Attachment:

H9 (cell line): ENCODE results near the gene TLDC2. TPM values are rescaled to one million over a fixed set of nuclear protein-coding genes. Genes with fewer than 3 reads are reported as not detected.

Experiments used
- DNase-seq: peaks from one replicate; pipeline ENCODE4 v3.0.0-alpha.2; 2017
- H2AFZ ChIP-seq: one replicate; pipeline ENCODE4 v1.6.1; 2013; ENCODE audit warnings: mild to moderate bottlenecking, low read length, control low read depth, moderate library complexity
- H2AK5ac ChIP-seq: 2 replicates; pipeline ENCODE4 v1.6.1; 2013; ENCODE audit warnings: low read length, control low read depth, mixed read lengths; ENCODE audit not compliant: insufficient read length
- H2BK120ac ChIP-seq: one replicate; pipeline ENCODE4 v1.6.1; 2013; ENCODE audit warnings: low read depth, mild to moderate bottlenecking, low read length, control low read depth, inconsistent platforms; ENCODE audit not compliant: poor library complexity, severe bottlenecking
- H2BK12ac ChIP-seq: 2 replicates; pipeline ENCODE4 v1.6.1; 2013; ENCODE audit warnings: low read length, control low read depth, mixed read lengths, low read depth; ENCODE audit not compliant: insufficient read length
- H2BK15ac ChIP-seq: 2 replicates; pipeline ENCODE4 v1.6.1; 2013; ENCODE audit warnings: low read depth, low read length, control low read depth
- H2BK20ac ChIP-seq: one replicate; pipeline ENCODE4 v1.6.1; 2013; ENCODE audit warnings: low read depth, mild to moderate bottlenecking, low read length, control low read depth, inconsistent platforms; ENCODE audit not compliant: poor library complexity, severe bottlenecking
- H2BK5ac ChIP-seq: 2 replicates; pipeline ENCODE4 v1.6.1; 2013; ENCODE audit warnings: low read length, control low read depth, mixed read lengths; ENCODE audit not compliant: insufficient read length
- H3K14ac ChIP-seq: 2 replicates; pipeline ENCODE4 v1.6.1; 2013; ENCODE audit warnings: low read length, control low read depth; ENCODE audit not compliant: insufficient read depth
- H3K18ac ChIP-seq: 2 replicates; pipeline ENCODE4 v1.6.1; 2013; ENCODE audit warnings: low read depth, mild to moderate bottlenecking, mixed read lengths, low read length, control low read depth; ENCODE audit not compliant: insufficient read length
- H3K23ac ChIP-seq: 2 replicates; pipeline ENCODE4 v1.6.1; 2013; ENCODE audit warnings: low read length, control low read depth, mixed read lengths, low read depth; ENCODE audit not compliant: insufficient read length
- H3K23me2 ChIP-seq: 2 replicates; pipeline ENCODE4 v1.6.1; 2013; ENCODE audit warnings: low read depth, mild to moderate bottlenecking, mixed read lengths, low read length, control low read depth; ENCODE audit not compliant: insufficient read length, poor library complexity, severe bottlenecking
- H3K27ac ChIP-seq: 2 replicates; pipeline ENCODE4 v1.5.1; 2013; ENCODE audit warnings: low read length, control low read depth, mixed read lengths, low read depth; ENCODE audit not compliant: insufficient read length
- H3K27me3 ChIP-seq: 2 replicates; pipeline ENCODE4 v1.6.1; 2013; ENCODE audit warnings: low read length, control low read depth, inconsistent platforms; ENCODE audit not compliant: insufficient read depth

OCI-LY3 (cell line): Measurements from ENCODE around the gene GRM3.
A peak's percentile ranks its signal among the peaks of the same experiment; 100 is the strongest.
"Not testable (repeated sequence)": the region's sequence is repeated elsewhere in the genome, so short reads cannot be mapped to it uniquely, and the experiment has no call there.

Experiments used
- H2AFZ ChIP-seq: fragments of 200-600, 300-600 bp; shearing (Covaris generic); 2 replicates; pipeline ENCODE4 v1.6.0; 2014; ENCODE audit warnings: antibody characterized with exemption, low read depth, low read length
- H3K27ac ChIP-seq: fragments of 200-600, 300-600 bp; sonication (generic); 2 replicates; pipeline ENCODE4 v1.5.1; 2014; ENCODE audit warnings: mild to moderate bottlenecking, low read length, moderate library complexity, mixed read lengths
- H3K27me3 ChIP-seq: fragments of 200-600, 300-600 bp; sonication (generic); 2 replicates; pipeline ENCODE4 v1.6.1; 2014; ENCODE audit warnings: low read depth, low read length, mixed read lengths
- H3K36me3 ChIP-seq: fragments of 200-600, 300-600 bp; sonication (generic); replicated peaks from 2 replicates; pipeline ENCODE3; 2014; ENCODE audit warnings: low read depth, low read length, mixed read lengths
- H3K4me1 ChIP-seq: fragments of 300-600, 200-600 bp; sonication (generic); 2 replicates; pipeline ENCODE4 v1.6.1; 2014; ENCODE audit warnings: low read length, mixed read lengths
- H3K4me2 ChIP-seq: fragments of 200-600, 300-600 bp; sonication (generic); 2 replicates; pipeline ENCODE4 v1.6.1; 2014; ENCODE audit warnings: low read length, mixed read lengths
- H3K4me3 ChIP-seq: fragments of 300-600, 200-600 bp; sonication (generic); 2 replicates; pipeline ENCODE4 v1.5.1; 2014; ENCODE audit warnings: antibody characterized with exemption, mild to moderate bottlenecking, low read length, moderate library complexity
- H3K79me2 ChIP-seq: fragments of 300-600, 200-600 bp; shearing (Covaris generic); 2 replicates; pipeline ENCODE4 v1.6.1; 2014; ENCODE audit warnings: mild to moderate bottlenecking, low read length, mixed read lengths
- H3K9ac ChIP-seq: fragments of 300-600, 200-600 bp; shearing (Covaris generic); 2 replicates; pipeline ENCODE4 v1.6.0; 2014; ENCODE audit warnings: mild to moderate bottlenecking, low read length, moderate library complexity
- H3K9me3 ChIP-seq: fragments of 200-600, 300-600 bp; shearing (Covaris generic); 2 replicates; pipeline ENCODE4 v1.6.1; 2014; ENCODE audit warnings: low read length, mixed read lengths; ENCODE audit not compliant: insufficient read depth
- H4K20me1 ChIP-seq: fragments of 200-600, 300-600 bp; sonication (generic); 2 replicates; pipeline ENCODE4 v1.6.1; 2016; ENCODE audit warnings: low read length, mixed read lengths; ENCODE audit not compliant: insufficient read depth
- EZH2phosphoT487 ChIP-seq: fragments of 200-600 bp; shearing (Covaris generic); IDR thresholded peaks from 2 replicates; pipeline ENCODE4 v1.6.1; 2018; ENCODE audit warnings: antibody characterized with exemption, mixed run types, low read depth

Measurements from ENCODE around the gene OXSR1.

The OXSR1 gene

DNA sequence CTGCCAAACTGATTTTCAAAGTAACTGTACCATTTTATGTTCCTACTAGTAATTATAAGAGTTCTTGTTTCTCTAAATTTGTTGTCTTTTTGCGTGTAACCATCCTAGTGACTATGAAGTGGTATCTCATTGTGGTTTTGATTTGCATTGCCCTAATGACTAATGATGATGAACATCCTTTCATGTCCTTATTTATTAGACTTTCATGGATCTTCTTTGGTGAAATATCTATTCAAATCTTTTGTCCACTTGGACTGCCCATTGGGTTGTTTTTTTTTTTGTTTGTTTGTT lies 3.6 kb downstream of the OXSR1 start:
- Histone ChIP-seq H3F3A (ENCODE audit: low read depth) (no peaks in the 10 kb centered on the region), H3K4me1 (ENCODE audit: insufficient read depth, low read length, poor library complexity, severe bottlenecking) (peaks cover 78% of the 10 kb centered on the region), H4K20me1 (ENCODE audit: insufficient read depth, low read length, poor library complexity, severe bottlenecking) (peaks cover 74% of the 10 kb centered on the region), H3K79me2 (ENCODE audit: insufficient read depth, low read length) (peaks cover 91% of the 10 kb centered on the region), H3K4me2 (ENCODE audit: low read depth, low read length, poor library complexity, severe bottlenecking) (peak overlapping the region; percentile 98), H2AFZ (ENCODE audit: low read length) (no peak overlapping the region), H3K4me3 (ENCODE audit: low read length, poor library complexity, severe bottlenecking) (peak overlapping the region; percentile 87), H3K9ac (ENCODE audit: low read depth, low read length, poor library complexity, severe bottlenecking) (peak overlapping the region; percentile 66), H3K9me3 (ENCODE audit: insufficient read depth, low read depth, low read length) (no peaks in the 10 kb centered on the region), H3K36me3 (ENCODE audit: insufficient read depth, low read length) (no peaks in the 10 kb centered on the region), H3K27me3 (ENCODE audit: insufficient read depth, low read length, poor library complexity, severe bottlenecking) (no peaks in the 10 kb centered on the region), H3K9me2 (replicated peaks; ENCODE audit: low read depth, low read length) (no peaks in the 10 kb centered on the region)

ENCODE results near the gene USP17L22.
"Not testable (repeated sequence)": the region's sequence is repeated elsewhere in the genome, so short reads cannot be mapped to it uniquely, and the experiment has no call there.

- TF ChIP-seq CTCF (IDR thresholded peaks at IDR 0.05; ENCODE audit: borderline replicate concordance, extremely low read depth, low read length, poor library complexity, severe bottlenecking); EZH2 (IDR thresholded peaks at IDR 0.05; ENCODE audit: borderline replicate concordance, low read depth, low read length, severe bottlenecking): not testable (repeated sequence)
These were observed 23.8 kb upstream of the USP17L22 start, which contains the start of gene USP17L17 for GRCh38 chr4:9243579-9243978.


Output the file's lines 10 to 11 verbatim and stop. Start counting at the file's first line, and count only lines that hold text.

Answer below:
- H2BK5ac ChIP-seq: 2 replicates; pipeline ENCODE4 v1.6.1; 2013; ENCODE audit warnings: low read length, control low read depth, mixed read lengths; ENCODE audit not compliant: insufficient read length
- H3K14ac ChIP-seq: 2 replicates; pipeline ENCODE4 v1.6.1; 2013; ENCODE audit warnings: low read length, control low read depth; ENCODE audit not compliant: insufficient read depth